Behind starburst eyes

The day after the night before

Well dear readers as you all know I was supposed to take 5 children trick-or-treating last night. We got a phone call from C’s friend B asking if he wanted to trick-or-treat with him this year. Somehow it became 6 children that were trick-or-treating with myself and the hubby last night. I want to say that it was a blast, with lots of exclamation marks and smiley faces. I want to say it went perfectly and that each child was able to handle the sensory onslaught with perfect ease. But I also want to wake up with no wrinkles or cellulite and that’s not happening either 😉

There were moments that were amazing, sparkling in their crystal-clear sharpness of perfection, and there were moments of momma heart-break where I wondered if only for a moment rather bitterly why his brain was robbing him of these fleeting moments for Halloween is only once a year. But then I would breathe in, hold him close and whisper to him, trying with all my might to block out the world around him for just a moment for his sake so he could regain his center, so he could find joy once more in this night. 
While for a moment I was angry and bitter that his own amazing brain wasn’t allowing him to filter enough to enjoy the night, I watched as my NT step-daughters struggled as well at times. The eldest was having issues with her choice in footwear (boots instead of sneakers) and the rain. While the youngest was having issues with getting in trouble for shoving children out of the way so she could obtain more candy. (She’ll be 9 in 3 months, I get being excited, but I’m not accepting actual pushing or shoving in a quest for more candy) C’s friend was cold and wet, and “his feet were falling off”. Listening to all of them I thought to myself, perhaps it’s just that C is more open with me about his struggles, perhaps many children find Halloween and Trick-or-treating slightly overwhelming, at least when it’s raining and windy out.

The youngest boy loved the entire night. He sang “Trick-or-treat, Halloween” over and over as we walked from house to house. I smiled at him and asked him if he was happy, and his answer was one of “those” moments. He said “Yes” and when  I asked him why thinking his answer would be candy I nearly cried when he responded “You fix everything” I thought I’ll do my best little man, I’ll do my best. 
So next year I will try again to ensure that the 3 children I will have with me (potentially more if C has friends come along) have a blast. 
Oh and I did “fix” if for C, well at least I gave him something to focus on enough that he blocked out whatever else was too much for him. How you ask, I chased the elder children C included with G in her stroller complete with zombiefied rocking horse attached to the front, cackling loudly with wild abandon until I saw my C smile again.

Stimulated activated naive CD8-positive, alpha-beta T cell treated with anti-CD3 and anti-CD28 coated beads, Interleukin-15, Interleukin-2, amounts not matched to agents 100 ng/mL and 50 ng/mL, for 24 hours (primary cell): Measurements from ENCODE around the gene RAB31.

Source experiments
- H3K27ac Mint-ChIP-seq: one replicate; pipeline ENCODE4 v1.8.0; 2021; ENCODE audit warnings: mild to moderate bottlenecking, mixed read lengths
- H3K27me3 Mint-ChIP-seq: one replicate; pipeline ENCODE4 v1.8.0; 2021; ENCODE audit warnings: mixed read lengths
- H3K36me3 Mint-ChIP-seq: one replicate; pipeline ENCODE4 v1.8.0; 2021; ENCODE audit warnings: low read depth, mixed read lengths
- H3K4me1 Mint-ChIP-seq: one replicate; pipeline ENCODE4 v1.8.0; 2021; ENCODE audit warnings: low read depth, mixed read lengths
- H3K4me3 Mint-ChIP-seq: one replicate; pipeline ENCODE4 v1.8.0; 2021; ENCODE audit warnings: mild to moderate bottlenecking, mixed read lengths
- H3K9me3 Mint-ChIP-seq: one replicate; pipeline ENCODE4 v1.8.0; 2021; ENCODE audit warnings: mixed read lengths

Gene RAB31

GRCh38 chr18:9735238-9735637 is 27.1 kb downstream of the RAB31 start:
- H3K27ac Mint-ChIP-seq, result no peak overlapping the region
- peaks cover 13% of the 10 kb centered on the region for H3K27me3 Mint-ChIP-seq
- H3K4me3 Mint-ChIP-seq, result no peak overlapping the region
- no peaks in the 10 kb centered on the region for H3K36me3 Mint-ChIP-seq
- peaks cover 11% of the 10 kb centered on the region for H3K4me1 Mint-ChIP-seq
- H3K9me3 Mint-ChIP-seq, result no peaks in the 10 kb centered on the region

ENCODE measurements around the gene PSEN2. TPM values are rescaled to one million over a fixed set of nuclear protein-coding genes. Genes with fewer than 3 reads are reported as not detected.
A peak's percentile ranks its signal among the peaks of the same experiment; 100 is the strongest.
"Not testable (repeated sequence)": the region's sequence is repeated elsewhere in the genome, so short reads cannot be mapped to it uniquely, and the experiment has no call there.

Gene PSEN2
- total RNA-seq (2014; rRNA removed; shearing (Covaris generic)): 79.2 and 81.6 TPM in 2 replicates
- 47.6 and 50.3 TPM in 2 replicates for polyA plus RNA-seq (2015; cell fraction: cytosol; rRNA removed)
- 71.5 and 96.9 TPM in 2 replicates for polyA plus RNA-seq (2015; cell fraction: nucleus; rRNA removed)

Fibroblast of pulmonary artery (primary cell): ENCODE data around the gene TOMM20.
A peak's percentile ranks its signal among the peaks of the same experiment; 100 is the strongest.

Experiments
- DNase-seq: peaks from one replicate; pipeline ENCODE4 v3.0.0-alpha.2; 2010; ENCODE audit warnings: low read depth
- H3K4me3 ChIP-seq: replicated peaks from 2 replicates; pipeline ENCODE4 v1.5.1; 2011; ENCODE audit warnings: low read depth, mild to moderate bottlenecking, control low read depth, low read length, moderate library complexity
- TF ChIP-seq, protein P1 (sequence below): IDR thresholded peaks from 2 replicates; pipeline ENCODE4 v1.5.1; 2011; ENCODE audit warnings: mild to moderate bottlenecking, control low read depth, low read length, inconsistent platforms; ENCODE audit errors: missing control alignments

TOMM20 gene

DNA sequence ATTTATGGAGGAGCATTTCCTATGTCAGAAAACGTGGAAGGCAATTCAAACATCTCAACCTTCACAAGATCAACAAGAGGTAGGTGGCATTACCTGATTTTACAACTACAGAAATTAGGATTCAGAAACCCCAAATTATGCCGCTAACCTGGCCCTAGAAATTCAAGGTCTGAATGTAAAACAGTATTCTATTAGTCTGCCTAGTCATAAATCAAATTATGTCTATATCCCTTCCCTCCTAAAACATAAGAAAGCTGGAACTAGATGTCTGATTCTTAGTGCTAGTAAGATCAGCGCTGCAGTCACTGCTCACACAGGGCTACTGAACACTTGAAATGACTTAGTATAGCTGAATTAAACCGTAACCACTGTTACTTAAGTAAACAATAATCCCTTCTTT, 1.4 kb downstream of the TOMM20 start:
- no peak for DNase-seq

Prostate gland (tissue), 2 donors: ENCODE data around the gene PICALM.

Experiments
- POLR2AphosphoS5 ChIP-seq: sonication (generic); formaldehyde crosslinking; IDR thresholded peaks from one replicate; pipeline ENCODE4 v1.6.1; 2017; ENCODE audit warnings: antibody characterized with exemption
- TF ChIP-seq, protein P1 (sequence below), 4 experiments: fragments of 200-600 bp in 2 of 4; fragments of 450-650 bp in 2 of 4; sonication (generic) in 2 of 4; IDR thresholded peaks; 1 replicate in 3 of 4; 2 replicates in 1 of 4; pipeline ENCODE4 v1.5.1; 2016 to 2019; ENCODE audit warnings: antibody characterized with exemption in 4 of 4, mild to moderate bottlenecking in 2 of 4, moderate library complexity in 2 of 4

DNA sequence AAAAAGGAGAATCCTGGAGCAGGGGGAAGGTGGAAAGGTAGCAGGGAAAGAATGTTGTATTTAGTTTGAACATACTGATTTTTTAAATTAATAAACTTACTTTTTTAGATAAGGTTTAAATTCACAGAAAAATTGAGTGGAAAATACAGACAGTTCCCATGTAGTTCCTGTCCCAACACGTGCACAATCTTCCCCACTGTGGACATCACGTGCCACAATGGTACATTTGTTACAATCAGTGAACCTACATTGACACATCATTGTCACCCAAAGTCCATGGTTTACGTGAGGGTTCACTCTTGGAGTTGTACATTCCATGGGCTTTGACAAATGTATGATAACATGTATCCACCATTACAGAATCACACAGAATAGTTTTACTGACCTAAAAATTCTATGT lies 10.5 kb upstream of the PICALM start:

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Halloween Costumes

When C was about 3 years old I noticed that the stores no longer sold “warm” costumes for his size. (The biggest ones were for up to 24 months old) Living in Canada where it gets darn cold by Halloween night I was appalled by the paper thin costumes children were expected to trick-or-treat in. While one could argue that the child simply needed to wear warm clothes underneath, the thin ones weren’t created baggy enough to accommodate a jacket or even a thick sweater under them.  Coupled with his sensory issues, finding a costume that didn’t feel too restrictive on him or too scratchy was hard. I was at a loss as to what to buy him to wear trick-or-treating. That is when I started to sew my own Halloween costumes for him.

Since then, I’ve sewn several Halloween costumes for him. Now with N’s sensory issues I’ve started to sew them for him as well. While I was at Fabricland buying the fabrics and trims I needed for this year’s costumes the sales associate commented on the amount of fabric I was buying. I smiled and said I had 5 costumes to make this year. (We have my 2 step-daughter’s for Halloween this year and I don’t like to do for some and not others, it’s just not fair) When I asked them all did they know why I made everyone’s costumes, my youngest step-daughter told me it’s because it’s cheaper than buying one from the store. I laughed and told her no, not at all. In fact I pay almost double the price to make one out of warm and soft fabrics that will last several years and countless washes in our costume bin for random dress-up days as I would to buy a thin, easily destroyed costume already made at the store. 

It saddened me that she thought I spent all the time that I do designing, cutting, and sewing to save a few dollars. I know why she thought that, but that’s another matter. 

It started out as just a way to keep my eldest warm, while helping him to be able to enjoy his Halloween and not have sensory overload due to scratchy fabrics or feel too restricted to move by the tightness of a thin one once warm clothes were put on underneath.

It’s morphed into something special; something C looks forward to every year. Every once in awhile he’ll go through our costume bin and pull out a piece of one and smile and ask me “Do you remember when you made this one for me? I loved it!” Of course I remember, I remember each late night spent sewing while he slept, and his face once each one was done. I cherish those memories, and as he gets older I can see that he does too. Slowly as N and G get bigger I like to think that they too will be just as excited as their brother for “made with love” costumes, instead of just store bought. 

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